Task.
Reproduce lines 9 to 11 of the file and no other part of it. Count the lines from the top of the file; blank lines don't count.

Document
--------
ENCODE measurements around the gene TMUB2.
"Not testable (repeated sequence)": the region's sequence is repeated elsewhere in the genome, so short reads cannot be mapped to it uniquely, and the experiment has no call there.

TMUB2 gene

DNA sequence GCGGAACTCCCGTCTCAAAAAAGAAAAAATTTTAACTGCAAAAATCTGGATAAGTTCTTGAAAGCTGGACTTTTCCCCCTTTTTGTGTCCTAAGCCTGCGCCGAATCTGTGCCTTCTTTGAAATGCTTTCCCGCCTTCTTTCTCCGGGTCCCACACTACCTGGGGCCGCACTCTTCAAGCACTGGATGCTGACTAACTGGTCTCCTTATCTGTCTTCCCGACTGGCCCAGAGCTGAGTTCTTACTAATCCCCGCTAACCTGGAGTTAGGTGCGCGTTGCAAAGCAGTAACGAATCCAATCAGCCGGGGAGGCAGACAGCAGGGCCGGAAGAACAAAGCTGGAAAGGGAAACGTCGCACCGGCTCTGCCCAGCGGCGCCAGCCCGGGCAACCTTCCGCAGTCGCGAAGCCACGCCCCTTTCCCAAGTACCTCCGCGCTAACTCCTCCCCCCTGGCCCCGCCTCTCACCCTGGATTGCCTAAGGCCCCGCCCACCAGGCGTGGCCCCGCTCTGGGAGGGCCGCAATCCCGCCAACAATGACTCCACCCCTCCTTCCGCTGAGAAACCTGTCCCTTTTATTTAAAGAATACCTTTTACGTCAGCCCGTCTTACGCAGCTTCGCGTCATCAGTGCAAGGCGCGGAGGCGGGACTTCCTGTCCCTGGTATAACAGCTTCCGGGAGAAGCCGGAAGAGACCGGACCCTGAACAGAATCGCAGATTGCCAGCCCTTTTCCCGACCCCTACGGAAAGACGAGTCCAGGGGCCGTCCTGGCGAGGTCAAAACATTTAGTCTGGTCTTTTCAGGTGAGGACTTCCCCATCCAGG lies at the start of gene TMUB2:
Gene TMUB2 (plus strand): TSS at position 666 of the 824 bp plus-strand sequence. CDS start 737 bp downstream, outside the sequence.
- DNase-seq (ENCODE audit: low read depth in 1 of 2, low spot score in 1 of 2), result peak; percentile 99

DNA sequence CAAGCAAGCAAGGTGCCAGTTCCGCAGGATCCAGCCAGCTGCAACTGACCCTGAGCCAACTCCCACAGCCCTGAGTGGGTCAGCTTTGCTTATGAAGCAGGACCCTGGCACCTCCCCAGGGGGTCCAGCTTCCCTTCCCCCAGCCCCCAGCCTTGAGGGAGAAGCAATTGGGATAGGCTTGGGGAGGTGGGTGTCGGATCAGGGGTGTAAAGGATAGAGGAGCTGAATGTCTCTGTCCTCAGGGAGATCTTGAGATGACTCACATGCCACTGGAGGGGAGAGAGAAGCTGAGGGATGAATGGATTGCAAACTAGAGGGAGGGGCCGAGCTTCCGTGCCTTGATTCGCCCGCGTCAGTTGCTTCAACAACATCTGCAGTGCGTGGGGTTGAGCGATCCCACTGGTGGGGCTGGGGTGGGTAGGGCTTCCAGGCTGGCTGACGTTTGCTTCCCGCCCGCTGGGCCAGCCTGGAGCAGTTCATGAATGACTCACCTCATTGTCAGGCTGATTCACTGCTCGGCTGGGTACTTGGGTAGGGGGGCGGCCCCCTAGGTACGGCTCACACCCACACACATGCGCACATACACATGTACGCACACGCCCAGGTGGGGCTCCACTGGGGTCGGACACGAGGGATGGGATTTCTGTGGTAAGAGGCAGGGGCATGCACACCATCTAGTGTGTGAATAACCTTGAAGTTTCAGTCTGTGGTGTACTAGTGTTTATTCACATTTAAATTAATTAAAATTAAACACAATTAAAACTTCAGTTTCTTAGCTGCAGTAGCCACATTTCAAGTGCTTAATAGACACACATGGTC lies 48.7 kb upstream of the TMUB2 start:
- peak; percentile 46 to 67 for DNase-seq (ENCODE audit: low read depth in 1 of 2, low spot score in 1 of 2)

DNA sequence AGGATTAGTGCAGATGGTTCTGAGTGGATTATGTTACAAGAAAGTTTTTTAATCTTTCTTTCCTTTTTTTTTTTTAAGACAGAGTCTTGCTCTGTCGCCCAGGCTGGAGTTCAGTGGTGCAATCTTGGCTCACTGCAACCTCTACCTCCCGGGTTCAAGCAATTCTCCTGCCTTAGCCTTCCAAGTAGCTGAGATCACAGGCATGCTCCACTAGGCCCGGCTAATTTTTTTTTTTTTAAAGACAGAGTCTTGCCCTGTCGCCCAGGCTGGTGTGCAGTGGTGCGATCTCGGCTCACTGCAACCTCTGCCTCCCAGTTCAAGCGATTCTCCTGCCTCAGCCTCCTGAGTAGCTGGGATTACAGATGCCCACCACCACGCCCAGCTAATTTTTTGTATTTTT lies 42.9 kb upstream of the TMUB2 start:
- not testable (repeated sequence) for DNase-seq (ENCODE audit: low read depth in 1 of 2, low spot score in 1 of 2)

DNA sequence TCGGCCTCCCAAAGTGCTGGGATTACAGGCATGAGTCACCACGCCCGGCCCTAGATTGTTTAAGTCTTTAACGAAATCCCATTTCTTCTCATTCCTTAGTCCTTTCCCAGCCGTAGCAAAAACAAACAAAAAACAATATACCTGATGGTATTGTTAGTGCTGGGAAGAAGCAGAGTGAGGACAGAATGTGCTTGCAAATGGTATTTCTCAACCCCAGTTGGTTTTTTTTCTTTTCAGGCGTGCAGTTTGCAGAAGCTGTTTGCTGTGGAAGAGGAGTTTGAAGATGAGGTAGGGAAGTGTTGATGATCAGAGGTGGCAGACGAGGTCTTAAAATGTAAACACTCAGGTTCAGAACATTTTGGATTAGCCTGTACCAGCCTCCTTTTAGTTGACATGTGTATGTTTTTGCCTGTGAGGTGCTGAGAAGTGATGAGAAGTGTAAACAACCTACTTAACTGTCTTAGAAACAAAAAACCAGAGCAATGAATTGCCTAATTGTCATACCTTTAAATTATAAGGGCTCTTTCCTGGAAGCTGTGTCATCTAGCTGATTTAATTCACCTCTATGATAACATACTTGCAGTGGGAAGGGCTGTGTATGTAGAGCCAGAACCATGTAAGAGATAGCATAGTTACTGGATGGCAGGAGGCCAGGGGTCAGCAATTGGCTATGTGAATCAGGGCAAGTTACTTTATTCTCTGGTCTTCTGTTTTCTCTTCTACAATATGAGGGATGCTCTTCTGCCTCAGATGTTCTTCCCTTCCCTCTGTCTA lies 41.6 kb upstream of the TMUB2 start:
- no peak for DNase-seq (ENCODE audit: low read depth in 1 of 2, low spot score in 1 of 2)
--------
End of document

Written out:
DNA sequence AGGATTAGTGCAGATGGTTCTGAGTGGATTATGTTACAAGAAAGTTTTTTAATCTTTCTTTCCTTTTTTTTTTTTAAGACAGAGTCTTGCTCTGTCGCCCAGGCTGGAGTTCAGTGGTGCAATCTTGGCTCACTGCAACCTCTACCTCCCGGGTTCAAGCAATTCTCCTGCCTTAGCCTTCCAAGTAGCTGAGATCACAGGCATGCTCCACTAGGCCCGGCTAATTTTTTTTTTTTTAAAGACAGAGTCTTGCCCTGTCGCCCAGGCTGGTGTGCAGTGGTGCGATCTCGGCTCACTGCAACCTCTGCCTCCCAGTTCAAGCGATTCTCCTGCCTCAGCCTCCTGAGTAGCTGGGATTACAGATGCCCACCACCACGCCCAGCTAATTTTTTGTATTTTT lies 42.9 kb upstream of the TMUB2 start:
- not testable (repeated sequence) for DNase-seq (ENCODE audit: low read depth in 1 of 2, low spot score in 1 of 2)

DNA sequence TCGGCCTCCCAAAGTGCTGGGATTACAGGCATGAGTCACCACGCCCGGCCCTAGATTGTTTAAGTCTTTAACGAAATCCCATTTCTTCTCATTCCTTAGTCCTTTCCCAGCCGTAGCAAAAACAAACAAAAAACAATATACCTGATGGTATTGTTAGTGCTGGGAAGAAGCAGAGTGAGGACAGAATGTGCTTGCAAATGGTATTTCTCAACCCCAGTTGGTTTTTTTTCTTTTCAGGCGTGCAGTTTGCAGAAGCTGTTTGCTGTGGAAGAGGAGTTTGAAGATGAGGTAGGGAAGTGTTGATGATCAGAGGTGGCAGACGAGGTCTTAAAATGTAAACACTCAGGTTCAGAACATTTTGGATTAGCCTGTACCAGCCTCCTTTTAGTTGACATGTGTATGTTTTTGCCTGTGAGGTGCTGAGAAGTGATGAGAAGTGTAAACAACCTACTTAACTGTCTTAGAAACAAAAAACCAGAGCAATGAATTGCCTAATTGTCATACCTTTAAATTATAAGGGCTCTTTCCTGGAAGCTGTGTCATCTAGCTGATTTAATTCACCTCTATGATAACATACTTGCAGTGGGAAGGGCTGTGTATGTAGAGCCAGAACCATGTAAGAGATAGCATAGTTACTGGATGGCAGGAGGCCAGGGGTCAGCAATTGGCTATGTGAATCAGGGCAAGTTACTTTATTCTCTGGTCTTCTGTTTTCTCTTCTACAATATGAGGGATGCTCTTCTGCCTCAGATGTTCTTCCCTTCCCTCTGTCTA lies 41.6 kb upstream of the TMUB2 start: